9. Don’t talk too much during therapy sessions. Okay, I know I just said that you should ask questions and communicate with the OT during sessions, but just be aware that question-asking and adult conversation during your kiddo’s therapy session can be SUPER distracting, sometimes even dangerous. And if the point of your child being in therapy is to help him learn how to regulate his sensory system and/or focus his brain, then I would suggest trying to minimize the amount of talking that goes on during the session. We, of course, want to be able to appropriately communicate with parents during therapy, but we also want to create an environment that will set your child up for success and, perhaps, that means you shouldn’t be talking. Perhaps you can set up a system with the OT where you spend the first or last 10 minutes of the session communicating and asking questions. Or consider email if you have concerns or things that need to be communicated in a non-urgent manner that are relevant to your child’s therapy.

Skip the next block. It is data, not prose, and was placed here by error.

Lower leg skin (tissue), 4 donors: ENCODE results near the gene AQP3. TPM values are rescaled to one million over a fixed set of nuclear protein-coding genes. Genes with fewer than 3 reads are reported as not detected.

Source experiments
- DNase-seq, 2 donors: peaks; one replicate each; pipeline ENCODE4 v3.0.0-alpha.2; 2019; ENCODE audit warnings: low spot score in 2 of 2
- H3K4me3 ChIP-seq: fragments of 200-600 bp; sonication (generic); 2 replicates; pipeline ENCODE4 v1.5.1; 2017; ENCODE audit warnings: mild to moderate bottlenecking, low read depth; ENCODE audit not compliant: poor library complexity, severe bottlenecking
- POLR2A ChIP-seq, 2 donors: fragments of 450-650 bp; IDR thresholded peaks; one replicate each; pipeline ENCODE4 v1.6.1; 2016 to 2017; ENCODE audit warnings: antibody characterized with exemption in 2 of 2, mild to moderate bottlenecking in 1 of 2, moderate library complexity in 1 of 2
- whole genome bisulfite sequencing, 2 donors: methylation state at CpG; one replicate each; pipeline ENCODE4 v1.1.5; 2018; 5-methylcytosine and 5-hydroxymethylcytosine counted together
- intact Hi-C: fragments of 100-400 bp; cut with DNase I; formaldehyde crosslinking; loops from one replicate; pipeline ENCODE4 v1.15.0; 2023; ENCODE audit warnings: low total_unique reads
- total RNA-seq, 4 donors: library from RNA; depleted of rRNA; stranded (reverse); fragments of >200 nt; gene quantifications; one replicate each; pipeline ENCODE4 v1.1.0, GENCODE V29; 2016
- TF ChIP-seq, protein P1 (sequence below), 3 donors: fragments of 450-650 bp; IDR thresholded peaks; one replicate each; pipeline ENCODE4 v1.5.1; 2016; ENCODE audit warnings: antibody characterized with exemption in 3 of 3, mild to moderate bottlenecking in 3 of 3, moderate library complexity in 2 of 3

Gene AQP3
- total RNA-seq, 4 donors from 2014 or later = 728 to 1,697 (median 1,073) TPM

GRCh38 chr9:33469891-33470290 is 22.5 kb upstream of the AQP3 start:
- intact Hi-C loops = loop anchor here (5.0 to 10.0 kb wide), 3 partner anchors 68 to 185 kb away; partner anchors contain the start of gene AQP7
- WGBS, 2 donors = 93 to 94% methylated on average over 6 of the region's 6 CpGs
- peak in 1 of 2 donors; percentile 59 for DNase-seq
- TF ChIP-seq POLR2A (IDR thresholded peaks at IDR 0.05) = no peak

10. Be willing to ask the OT about where you can find additional resources to help support your child’s progress. It may be the school district. It may be a website with information about Sensory Processing Disorder (like this one) or Autism (like this one). Or a book like the ones I recommend here. It may be a parent group or play group filled with other moms and dads who find themselves in a situation similar to your own, right in your own town! You may even find a great play group for families of kiddos with autism or other special needs through MeetUp.com. So ask your child’s OT or a parent sitting in the lobby or the lady at the front desk. I bet one of us will be able to point you in the right direction.
I hope these tips are helpful to you and I wish you the best of luck as you, your child, and your family embark on a fun and fruitful journey through the world of clinic-based pediatric occupational therapy!